Wednesday, January 18, 2017

Hello patch-id, my old friend.

I started off with a series of patches that I'd cherry-picked out of one branch into my current branch. All seemed good, so I was ready to merge them. Except something happened to the upstream and I was unable to actually push my commits. Now, though, I'm presented with an interesting mess. I have my own series that I know I've tested, the branch from which I've cherry-picked them has a ton of unrelated (and untested by me) commits and I want to enlist someone's help with getting these dozen commits merged into the main development branch.

How do I do this?

Well, I thought, first off we'll ensure my tree is clean.

   # git fetch --all --tags
   # git status
   On branch master
   Your branch is ahead of 'oe/master' by 12 commits.
     (use "git push" to publish your local commits)

   nothing to commit, working directory clean

All's good. Next, let's go ensure all of our commits are in the upstream branch, trusting the summary line to be good enough as a first indicator because there's no way I would've touched the summary in my tree when cherry-picking or amending or anything. The only failure would be if something in my tree has subsequently gone missing from the up-stream -next tree. And given this is a -next tree and not intended to be fast-forward, this seems like a reasonable thing to check.

   # git log --pretty="format:'%s'" oe/master..HEAD | \
   > xargs -n1 -i git log --oneline --grep={} oe/master-next

Works pretty well it seems. Numbers check?

   # git log --pretty="format:'%s'" oe/master..HEAD | \
   > xargs -n1 -i git log --oneline --grep={} oe/master-next | wc -l

Yup. Okay, now we have essentially two lists of commit ids. My branch and the upstream branch where I picked from. Let's make sure those commits are basically the same.  We'll do this with git-patch-id, a tool that, in ancient times, I created by hand by formatting patches out of my tree and then doing an md5 (it was ancient times, leave me alone) of the patches without headers.  Apparently I wasn't the only one doing this sort of crime, because now git has something very much like that built right in.  Truly we live in an age of wonders.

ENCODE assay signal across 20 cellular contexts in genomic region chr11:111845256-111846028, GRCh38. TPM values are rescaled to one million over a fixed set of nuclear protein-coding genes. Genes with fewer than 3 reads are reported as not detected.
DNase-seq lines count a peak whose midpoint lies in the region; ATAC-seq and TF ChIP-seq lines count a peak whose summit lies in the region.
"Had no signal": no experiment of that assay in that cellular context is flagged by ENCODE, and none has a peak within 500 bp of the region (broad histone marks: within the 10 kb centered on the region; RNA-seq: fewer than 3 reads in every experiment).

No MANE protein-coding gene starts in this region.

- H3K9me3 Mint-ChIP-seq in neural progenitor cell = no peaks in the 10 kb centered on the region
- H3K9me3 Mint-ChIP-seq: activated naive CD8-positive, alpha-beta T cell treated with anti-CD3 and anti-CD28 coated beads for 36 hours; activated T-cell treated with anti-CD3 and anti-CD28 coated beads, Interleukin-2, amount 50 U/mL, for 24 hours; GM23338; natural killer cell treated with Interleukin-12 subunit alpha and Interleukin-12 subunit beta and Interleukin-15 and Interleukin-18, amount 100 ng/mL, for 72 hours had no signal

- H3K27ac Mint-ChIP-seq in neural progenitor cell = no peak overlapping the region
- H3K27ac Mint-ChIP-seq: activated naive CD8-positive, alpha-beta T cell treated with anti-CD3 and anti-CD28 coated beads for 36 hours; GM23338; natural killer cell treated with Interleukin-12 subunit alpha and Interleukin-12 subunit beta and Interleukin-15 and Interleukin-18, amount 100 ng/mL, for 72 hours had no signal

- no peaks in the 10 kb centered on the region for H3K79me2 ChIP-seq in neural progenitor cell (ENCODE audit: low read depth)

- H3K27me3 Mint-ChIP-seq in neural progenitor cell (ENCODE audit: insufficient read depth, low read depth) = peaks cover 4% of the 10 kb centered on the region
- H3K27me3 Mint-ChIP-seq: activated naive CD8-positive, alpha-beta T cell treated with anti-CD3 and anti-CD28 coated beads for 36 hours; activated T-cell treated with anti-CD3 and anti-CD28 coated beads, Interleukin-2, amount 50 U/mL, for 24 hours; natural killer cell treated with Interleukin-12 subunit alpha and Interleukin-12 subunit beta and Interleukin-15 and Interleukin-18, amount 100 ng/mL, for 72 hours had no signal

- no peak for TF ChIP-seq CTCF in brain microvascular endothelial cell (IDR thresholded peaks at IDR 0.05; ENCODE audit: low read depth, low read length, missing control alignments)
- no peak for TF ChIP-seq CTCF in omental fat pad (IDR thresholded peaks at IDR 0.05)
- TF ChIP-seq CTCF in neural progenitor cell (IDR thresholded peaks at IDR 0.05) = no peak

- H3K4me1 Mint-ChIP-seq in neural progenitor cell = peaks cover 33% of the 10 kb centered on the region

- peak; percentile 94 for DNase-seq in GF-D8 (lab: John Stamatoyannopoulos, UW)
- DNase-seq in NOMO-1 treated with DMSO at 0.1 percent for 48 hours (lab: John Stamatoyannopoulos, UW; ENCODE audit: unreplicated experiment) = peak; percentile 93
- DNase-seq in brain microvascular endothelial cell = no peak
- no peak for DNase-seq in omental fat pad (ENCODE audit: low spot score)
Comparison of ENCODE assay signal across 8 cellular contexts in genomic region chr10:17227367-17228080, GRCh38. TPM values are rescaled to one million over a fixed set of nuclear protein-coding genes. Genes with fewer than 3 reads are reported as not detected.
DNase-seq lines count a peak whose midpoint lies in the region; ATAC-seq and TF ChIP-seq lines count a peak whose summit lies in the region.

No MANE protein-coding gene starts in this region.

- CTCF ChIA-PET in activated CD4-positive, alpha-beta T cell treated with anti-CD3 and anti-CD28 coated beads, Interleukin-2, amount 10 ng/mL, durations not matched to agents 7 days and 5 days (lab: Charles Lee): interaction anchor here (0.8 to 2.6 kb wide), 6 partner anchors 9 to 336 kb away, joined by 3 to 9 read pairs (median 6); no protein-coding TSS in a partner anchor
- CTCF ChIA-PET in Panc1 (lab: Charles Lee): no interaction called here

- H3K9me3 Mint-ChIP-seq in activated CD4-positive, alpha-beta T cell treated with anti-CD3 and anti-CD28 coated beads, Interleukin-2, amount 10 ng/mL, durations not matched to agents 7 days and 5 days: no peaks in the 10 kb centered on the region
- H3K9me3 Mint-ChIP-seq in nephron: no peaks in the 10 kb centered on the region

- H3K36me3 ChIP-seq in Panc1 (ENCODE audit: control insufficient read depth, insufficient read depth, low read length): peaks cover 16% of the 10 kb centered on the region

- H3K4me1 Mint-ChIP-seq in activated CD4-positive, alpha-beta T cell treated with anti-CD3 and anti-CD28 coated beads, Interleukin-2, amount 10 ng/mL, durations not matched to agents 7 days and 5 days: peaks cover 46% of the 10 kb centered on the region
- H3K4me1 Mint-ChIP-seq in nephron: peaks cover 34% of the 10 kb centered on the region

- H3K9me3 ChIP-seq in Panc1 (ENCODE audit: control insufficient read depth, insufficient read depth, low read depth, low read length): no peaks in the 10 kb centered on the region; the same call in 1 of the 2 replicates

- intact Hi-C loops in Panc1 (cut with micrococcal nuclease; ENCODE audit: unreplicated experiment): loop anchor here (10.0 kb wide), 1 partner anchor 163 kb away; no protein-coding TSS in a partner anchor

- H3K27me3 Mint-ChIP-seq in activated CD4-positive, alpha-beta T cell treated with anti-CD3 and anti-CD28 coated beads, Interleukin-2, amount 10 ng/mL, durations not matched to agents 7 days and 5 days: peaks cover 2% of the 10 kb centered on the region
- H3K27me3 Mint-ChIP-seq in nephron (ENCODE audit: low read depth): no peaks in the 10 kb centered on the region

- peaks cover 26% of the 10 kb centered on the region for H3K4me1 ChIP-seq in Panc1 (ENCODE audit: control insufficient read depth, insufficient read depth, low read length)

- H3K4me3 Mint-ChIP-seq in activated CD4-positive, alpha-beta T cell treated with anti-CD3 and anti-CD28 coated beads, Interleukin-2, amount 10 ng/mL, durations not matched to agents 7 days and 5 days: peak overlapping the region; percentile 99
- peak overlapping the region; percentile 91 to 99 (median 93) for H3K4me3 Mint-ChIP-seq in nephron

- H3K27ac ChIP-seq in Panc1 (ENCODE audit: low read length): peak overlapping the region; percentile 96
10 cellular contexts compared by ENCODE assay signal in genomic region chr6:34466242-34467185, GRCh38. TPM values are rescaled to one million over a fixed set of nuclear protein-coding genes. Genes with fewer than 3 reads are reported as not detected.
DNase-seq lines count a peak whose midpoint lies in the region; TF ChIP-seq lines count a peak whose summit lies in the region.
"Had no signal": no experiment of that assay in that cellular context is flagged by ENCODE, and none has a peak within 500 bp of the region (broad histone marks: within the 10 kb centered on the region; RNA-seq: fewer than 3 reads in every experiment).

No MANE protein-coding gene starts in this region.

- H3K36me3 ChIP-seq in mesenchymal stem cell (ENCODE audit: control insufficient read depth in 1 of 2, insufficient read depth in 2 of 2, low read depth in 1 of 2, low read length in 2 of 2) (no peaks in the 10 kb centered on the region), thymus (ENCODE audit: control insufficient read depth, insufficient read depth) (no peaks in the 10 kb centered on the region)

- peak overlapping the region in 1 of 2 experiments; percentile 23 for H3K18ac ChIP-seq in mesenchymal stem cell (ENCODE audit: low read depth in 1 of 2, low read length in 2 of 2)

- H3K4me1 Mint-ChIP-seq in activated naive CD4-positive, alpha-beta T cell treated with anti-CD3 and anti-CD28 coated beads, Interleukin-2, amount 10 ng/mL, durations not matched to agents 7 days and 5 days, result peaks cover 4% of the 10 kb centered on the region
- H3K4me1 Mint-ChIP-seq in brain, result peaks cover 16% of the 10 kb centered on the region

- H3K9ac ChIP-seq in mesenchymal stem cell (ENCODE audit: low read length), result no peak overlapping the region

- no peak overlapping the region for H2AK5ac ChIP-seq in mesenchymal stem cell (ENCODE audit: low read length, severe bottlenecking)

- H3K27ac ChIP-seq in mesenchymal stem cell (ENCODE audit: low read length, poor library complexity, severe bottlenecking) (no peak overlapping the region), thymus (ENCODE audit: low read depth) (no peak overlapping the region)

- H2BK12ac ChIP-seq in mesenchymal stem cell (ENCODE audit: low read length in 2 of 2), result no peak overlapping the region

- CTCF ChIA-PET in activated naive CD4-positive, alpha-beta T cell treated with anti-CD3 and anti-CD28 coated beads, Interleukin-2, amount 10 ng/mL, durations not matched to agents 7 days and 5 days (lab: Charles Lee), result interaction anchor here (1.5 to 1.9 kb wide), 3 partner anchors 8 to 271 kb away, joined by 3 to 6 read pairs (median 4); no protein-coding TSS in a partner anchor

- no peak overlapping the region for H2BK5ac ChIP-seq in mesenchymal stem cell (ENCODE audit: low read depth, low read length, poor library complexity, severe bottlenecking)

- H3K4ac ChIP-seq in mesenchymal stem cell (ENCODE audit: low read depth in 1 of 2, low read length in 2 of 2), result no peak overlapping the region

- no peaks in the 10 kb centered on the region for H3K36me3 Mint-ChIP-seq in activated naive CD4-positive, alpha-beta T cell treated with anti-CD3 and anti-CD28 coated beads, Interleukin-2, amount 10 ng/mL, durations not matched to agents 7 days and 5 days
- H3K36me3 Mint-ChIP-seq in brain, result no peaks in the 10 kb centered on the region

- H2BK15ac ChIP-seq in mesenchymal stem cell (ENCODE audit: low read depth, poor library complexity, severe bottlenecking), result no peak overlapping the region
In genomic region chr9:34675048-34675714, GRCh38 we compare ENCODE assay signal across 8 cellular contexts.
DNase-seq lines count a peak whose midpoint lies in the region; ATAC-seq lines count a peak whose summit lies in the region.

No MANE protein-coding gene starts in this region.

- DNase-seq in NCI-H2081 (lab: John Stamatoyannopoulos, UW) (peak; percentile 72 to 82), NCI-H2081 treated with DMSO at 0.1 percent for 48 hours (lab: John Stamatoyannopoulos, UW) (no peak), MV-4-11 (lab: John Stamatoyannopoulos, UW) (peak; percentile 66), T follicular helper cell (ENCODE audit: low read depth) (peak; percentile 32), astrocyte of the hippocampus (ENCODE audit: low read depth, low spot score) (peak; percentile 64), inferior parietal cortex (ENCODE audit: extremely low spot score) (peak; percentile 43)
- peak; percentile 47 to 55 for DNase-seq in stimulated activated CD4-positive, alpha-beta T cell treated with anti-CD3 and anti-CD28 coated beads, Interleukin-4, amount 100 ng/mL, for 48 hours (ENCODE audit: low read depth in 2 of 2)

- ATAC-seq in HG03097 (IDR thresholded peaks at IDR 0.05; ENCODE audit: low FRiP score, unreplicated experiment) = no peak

Moving on.

   # git log --pretty="format:'%s'" oe/master..HEAD | \
   > xargs -n1 -i git log --pretty="format:%H " --grep={} oe/master-next | \
   > xargs -n1 -i sh -c 'git show {} | git patch-id' > upstream.txt

   # git log --pretty="format:'%s'" oe/master..HEAD| \
   > xargs -n1 -i git log --pretty="format:%H " --grep={} | \
   > xargs -n1 -i sh -c 'git show {} | git patch-id' > local.txt

So, with a dozen patches, it's easy enough to just visually compare them, but I figured I'd go the one extra step and automate comparison of the lists as well.

   # git log --pretty="format:'%s'" oe/master..HEAD | \
   > xargs -n1 -i git log --pretty="format:%H " --grep={} oe/master-next | \
   > xargs -n1 -i sh -c 'git show {} | git patch-id' | cut -f1 -d' ' \
   > > upstream.txt

   # git log --pretty="format:'%s'" oe/master..HEAD | \
   > xargs -n1 -i git log --pretty="format:%H " --grep={} | \
   > xargs -n1 -i sh -c 'git show {} | git patch-id' | cut -f1 -d' ' \
   > > local.txt

   # diff upstream.txt local.txt

And in my case this revealed that I had one commit that was substantially different, since patch-id returned differences. On closer examination of the commit ids in each tree it was obvious that I'd made a significant change based on a discussion with the author and I'd said I would make the discussed change in place rather than requesting a new patch. So ultimately this was all worth it.